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M6-CLASS SOLAR FLARE: The magnetic canopy of sunspot AR2222 erupted today, Dec. 4th at 18:25 UT, producing an M6-class solar flare: movie. At the moment there is no sign of a CME emerging from the blast site. This preliminary conclusion could be overturned by new SOHO coronagraph data in the hours ahead, so stay tuned for updates. Solar flare alerts: text, voice
WATCH OUT FOR MOON HALOS: This week the Moon is waxing full, which means now is the time to watch out for Moon halos. Bright moonlight shining through ice crystals in the air can create a luminous network of arcs, pillars and 'dogs around the lunar disk. James Helmericks photographed this example on Dec. 3rd from the Colville River Delta in northern Alaska:
"At 3 o'clock in the morning in northern Alaska, I went out to film the Moon," says Helmericks. "At first, the Moon was surrounded by little more than a slight corona. After a while, though, all the thicker clouds departed, leaving behind a layer of high icy clouds, and we were also engulfed in thin freezing mist. When this happened a whole new set of phenomena appeared, and I snapped the picture above."
The produce such a complex display, the clouds and mist must have contained a variety of ice crystals, with many shapes and orientations. Atmospheric optics expert Les Cowley was also amazed by the brightness of the halos:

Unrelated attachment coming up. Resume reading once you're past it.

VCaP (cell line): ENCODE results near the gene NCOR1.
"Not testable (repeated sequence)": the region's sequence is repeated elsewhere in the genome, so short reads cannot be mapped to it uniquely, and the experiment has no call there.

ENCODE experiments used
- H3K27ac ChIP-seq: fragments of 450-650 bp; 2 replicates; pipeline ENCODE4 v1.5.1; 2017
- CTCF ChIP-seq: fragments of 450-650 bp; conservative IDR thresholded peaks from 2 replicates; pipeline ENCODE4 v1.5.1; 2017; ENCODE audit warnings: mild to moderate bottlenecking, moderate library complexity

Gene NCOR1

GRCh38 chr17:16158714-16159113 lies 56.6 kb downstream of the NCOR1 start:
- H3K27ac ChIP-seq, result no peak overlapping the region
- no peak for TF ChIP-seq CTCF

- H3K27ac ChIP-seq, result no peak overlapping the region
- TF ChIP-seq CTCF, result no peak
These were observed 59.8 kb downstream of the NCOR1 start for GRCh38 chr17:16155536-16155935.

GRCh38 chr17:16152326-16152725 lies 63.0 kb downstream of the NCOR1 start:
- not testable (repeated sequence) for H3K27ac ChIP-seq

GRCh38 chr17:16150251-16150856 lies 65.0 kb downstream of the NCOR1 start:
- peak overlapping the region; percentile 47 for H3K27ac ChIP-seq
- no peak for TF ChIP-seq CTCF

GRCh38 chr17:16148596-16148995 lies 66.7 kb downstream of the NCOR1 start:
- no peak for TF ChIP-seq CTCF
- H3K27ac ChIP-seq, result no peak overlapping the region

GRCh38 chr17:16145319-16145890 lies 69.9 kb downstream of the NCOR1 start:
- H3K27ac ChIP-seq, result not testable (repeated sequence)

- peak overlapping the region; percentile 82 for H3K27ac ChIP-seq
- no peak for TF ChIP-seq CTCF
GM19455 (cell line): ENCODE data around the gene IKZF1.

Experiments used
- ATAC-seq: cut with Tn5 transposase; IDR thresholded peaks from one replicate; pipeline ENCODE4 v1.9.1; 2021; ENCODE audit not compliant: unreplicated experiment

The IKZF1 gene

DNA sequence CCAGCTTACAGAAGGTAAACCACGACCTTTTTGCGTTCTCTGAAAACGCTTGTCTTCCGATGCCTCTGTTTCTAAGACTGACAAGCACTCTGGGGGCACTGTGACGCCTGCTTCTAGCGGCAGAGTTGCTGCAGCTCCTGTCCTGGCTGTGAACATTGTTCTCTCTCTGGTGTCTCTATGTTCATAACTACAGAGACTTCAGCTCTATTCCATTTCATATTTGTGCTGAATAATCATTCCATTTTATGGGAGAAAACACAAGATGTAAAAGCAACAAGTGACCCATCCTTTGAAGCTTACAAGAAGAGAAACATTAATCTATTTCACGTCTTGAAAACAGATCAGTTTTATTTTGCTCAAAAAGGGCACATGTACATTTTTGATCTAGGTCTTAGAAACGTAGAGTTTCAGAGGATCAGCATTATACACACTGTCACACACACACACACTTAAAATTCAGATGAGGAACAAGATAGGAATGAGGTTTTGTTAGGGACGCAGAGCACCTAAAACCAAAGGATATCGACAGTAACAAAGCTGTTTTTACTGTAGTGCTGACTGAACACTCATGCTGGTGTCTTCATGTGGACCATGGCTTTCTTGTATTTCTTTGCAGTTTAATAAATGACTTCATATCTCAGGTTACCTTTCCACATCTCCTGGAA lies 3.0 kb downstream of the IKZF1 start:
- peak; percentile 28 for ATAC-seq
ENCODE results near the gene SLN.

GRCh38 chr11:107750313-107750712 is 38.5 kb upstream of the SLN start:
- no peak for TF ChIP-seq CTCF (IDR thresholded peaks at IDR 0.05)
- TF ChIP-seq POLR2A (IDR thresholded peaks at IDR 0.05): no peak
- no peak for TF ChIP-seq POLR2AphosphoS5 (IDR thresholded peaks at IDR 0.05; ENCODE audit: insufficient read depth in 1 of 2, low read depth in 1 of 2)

"This ice halo display would stand out if made by the sun. Made by the very much dimmer Moon 'as black as coal' it is truly remarkable," Cowley says. "The parselenic circle crossing through the Moon (only the sun makes parhelic circles) is hugely bright. Moondogs to the left and right of the Moon are intense, too. Because everything is so bright, we can see many halos that often go unnoticced. An upper tangent arc sits atop the familiar 22 degree halo. There is an outer more rare 46 degree halo. We know it is that rather than the more common supralateral arc because it does not quite touch the circumzenithal arc at the picture's top."
"The temperature was -7F with 10 knots of wind, so one needed to be bundled up to enjoy the view," adds Helmericks. That's why they call them "ice halos."